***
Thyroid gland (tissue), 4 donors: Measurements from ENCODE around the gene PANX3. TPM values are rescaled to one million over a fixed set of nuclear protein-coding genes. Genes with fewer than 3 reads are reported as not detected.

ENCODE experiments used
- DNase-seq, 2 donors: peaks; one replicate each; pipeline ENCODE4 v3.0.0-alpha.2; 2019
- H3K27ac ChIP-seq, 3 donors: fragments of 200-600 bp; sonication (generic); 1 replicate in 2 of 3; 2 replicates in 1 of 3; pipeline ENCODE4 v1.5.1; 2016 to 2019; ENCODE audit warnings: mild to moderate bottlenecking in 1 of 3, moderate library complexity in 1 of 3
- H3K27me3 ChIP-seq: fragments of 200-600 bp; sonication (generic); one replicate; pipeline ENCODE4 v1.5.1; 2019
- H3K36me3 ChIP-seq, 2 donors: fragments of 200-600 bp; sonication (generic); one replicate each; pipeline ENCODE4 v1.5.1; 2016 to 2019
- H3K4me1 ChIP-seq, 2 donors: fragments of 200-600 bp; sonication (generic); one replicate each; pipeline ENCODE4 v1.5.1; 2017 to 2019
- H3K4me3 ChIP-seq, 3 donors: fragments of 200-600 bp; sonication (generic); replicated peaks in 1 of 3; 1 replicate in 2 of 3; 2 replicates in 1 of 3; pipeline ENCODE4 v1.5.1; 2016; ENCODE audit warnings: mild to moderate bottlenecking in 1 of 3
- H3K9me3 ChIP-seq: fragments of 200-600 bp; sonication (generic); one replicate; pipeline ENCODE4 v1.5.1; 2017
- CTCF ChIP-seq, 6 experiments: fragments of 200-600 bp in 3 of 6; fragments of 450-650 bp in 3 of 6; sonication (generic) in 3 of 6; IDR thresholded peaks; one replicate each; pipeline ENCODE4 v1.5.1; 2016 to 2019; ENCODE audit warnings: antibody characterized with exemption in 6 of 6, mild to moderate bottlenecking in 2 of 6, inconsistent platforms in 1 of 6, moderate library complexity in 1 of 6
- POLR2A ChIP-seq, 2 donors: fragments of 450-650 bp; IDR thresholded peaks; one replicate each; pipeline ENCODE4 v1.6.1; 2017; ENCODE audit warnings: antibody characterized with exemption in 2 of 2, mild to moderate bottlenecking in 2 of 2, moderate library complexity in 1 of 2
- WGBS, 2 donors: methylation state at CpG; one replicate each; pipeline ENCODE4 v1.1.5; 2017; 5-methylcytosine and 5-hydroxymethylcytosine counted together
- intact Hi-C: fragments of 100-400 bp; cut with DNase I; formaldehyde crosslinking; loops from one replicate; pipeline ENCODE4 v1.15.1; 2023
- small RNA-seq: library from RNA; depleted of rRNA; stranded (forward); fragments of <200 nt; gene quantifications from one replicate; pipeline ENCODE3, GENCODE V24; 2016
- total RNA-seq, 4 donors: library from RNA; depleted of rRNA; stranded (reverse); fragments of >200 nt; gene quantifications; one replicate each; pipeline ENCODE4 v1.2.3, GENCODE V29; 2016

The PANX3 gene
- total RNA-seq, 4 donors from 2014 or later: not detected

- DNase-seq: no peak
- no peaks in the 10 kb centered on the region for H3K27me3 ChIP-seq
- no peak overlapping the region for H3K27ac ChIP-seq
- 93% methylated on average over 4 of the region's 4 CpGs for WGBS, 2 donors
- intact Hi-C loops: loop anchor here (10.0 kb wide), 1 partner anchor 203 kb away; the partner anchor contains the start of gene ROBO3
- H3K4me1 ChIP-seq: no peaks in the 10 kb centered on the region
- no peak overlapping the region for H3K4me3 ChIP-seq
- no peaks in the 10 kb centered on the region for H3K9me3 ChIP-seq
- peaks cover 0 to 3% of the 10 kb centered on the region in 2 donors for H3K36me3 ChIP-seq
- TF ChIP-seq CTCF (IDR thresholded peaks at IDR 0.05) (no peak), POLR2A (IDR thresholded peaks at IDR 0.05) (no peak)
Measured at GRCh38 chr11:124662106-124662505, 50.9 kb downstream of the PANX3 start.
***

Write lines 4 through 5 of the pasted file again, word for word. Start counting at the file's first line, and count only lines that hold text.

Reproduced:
- H3K27ac ChIP-seq, 3 donors: fragments of 200-600 bp; sonication (generic); 1 replicate in 2 of 3; 2 replicates in 1 of 3; pipeline ENCODE4 v1.5.1; 2016 to 2019; ENCODE audit warnings: mild to moderate bottlenecking in 1 of 3, moderate library complexity in 1 of 3
- H3K27me3 ChIP-seq: fragments of 200-600 bp; sonication (generic); one replicate; pipeline ENCODE4 v1.5.1; 2019